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During the course of America's history, the women's suffrage movement experienced many dynamics. It is commonly recognized as having

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Introduction

Joe Bohn HIS212 Prof. Thomas Jackson America's Constitutional Enfranchisement of Women During the course of America's history, the women's suffrage movement experienced many dynamics. It is commonly recognized as having been initiated with the women's involvement in helping black slaves achieve freedom from slavery and overall citizenship rights. Little did these women know that the soon to be instituted 15th amendment would constitutionally enfranchise men of every race and ethnicity, but still exclude them. For those women who had been actively involved in helping the Negroes gain a sympathetic voice, this neglect to acknowledge women in the amendment was nothing less than a heinous outrage. They quickly realized that the governing body of white men would more quickly give freedom to uneducated and poor foreigners than to their own mothers and wives, whom were steadily beginning to make financial contributions at home as a result of industrialization. Herein, I'll illustrate how the frequent lack of unity amongst the various women's suffrage organizations postponed their attainment of full constitutional enfranchisement. Women, who had formerly helped the Negroes attain freedom, formed their own suffrage organizations, shortly after the creation of the 15th amendment. ...read more.

Middle

Some even went so far as to say that women were morally superior to men. Often times, men found that it was easier to sympathize with the more right wing, conservative, social feminists, rather than the left wing, equal-rights feminists. Each wing attacked the other wing's rhetoric. Many of the conservative women did not, in fact, desire the privileges that the left-wingers were fighting for, while the left-wingers saw the conservative women as merely being meek in their objectives, a hindrance to their own more radical goals. The more conservative women's organization of the times was known as the AWSA-more commonly identified in terms of social feminist rhetoric, while the more radical left-wing women's enfranchisement organization was known as the NWSA-more commonly identified in terms of equal rights feminist rhetoric. It is worth mentioning though, that men found it difficult to keep up with the difference between the two, especially in light of the fact that they often spoke about similar issues such as the expansion of educational and employment opportunities. It is not surprising, for that reason, that both organizations eventually joined forces to form the NAWSA. ...read more.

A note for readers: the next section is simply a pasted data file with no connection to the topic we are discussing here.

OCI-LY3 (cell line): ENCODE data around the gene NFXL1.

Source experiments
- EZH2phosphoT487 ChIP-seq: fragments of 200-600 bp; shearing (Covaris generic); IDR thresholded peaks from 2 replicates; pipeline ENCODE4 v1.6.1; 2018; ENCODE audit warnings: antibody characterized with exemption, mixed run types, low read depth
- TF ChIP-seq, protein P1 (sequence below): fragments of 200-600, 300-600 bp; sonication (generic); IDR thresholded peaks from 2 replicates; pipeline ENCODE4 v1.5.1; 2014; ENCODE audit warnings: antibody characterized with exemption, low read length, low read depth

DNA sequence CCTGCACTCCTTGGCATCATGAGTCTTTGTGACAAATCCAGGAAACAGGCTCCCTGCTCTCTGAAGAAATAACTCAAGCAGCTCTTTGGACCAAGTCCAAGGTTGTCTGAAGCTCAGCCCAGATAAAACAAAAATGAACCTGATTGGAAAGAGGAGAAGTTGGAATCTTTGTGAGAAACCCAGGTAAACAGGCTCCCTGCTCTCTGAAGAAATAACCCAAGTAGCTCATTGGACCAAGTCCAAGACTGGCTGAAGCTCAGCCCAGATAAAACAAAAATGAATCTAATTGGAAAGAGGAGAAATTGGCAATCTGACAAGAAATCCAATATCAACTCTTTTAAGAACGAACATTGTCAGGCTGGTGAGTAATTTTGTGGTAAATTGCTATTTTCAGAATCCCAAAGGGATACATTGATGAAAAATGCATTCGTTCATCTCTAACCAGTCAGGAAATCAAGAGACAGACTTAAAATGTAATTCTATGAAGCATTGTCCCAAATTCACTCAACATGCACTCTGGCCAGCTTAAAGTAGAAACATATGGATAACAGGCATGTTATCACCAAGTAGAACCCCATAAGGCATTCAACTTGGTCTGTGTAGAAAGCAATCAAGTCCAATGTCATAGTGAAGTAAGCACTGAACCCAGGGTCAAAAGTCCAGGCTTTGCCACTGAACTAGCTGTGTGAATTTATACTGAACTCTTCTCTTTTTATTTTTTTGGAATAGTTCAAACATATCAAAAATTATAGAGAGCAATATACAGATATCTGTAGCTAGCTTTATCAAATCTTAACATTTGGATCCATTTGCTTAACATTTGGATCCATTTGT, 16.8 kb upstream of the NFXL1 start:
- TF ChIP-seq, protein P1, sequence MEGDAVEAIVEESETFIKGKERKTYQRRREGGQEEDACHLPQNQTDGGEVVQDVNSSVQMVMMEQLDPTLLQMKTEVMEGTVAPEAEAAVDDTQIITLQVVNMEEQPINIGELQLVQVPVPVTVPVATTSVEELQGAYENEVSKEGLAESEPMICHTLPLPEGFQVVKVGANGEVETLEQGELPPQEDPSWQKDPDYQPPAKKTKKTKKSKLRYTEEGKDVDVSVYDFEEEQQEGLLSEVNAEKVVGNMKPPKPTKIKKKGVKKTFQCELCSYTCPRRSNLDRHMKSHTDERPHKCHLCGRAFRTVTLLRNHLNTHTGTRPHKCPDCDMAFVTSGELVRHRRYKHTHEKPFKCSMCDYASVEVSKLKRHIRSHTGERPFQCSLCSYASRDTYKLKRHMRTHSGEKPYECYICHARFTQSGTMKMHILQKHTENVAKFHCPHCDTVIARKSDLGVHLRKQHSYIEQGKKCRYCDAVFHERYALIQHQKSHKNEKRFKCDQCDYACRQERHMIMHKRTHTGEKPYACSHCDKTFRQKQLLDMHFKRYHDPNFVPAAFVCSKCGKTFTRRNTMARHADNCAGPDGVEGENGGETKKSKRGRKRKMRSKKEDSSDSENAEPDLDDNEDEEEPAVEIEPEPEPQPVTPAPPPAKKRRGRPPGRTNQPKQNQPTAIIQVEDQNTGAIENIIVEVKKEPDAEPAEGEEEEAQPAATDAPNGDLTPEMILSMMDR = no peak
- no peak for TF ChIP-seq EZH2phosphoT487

Conclusion

The NAWSA feared that the NWP would alienate currently sympathetic democrats. Fortunately, despite the NAWSA's objections, the NWP's picketing tactics caused the president and congress to get nervous and embrace the more conservative wing, the NAWSA, which was patriotically supporting the current war effort, thereby helping working middle-class women gain favor and expediting the enfranchisement process. In the end, as a result of Woodrow Wilson's administration, the favorable public opinion of women's patriotism during wartime and the enormous membership of the NASWA, which peaked at 2 million, congress finally passed a woman's suffrage amendment. The amendment was legally endorsed nationwide by late August of 1920. In conclusion, the enfranchisement effort was long threatened by the inconsistency, the lack of focus and unity by the various women's organizations, but in the end, that same lack of unity forced the American government to consider the amount of energy that women were investing into this movement. Women dynamically showed their desire to become enfranchised, each in their own way: some by picketing, some by lobbying senators, some by merely holding membership in an organization. It was this phenomenal membership and its capacity to do either harm or good that eventually overwhelmed the male governing body. ?? ?? ?? ?? 2 ...read more.

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